In FIG. 2 a an arrangement is shown in which additional electromechanical micromanipulators have been added. The microencapsulator labelled (13) is for moving the glass capillary under automated or manual control. A second micromanipulator (14) moves the dish for drug application up and down the glass capillary. A third micromanipulator (15) moves a modified pipette holder to provide electrical contact with the pipette and a means of applying suction to the interior of the pipette. Rotational bases (16 and 17) allow the pipette holder to be moved in and out of the recording area and rotation of the pipette through 180 degrees for filing with pipette solution.
The Figure also shows additional features, namely; a pipette holder (18); a patch clamp headstage (19); and a dish holder (20).
A version of the apparatus is envisaged in which path pipettes will be loaded and filled automatically under software control. It is envisaged also that the loading of capillary glass into the apparatus and the filling with cell suspension will also be automated.
Referring to FIG. 3; a G-sealed cell 3 is shown held on the tip of the patch pipette 8 and positioned within the entrapped liquid volume in the tube.
Cell attached patch and whole cell (voltage clamp) recording may then be carried out.
The invention described herein has a number of significant features:
- Visualization of the pipette and the cell is not required.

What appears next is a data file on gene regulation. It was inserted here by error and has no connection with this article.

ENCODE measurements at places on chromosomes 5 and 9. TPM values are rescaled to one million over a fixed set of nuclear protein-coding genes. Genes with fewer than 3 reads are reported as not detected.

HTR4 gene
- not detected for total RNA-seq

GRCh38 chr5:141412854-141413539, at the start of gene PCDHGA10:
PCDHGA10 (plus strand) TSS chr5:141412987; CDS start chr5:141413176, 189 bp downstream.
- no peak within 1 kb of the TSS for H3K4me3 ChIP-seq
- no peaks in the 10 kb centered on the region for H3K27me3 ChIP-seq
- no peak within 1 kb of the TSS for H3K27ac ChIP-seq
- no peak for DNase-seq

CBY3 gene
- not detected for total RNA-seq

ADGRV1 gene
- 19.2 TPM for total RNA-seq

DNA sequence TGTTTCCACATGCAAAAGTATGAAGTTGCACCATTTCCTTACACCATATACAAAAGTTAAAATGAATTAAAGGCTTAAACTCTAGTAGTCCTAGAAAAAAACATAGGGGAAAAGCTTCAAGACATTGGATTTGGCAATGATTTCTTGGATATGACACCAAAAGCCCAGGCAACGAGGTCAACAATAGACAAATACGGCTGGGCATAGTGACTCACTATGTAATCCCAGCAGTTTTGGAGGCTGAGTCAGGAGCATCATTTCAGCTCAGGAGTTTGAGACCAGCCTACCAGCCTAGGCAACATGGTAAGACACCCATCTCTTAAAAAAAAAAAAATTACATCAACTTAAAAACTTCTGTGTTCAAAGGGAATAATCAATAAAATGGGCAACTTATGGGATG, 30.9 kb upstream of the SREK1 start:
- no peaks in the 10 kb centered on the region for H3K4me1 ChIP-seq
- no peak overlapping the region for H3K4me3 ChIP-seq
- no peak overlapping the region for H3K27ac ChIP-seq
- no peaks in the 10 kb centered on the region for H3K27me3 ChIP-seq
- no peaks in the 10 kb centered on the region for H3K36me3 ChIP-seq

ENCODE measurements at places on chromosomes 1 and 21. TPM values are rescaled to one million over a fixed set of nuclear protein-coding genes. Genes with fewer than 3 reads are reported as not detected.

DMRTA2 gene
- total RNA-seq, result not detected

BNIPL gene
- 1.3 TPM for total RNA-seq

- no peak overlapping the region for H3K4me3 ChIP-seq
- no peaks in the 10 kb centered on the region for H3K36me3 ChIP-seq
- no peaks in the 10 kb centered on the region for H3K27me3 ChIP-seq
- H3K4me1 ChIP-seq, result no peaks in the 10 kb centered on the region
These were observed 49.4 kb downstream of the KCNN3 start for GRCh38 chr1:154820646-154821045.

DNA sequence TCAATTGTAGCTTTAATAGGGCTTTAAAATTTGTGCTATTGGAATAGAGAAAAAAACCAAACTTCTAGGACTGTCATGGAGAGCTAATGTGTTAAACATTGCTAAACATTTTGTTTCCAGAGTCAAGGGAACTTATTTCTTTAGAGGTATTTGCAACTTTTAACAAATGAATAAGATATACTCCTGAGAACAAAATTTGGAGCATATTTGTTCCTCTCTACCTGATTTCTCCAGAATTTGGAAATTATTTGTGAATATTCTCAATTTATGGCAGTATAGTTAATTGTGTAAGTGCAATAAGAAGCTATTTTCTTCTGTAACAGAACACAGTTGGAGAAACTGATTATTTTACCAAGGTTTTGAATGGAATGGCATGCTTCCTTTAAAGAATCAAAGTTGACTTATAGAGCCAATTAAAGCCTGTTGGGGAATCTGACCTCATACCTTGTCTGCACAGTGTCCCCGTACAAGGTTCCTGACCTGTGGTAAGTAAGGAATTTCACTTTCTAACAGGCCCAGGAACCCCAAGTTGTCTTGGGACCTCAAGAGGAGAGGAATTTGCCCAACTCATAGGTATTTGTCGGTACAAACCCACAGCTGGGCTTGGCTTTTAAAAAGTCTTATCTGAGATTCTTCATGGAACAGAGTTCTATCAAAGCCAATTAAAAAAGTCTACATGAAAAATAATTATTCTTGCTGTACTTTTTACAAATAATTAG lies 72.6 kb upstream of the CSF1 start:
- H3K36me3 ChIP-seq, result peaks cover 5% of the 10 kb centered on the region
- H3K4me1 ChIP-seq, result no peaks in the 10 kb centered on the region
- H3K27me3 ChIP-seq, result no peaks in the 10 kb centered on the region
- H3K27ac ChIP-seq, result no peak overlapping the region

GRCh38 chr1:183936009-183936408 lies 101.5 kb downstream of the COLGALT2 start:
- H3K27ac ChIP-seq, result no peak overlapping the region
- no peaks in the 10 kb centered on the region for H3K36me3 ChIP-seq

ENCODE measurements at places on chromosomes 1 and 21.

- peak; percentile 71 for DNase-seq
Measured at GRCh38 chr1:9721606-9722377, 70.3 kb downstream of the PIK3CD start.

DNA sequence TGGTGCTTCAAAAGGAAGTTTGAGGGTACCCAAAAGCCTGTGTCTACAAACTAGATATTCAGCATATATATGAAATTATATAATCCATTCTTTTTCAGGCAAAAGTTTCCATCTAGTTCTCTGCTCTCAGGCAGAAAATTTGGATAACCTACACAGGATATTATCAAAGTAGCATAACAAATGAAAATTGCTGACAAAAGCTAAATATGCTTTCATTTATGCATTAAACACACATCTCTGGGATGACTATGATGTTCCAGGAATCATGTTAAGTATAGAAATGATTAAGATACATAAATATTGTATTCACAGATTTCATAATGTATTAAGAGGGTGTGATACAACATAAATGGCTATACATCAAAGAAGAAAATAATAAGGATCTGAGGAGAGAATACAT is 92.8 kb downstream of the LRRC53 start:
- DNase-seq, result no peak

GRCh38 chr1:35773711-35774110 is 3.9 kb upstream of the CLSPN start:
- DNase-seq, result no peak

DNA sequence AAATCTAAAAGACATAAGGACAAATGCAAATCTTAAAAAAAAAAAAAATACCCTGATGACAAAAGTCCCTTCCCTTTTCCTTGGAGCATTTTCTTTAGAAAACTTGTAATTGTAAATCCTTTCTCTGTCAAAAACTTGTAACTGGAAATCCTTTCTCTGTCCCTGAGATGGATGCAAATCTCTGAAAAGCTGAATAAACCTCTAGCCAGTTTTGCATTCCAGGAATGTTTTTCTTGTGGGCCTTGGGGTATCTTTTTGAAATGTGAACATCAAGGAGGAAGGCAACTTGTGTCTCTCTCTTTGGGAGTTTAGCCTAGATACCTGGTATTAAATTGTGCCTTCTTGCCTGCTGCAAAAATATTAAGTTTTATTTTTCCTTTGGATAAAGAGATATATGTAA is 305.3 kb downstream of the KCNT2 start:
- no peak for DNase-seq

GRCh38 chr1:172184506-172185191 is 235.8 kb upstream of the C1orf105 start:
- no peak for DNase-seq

- Novel recording configuration that would not be considered as obvious.
- Surprisingly G-seal formation occurs without pressing the cell against a hard substrate.
- Cells form a layer at the solution-air interface.
- G-seal formation may be achieved using electronic feedback alone.
- There is no requirement for optical recognition/feedback.
- The system can be automated.
- Multiple recording capillaries and pipettes may be employed in order to allow recordings to be made simultaneously from many cells.
Exemplary methods of operation of the apparatus of the embodiment under software control to achieve various of these advantages are described below.
In order to use the invention for screening compound (e.g. for ion channel blocking/agonist activity) the compound of interest needs to be applied to the cell attached to the patch pipette. It will readily be appreciated that this could be achieved in different ways, for example by adding the compound to the extracellular liquid in the capillary tube either before or after G-seal formation. One additional advantage of the invention is that the liquid in the tube could be arranged in layers (e.g. containing different compounds or different concentrations of compounds) and the single axis manipulator could then be used to physically move and position a cell on a pipette tip into a chosen layer (e.g. by moving the G-sealed cell on the tip further up the tube away from the air/liquid interface at one tube end).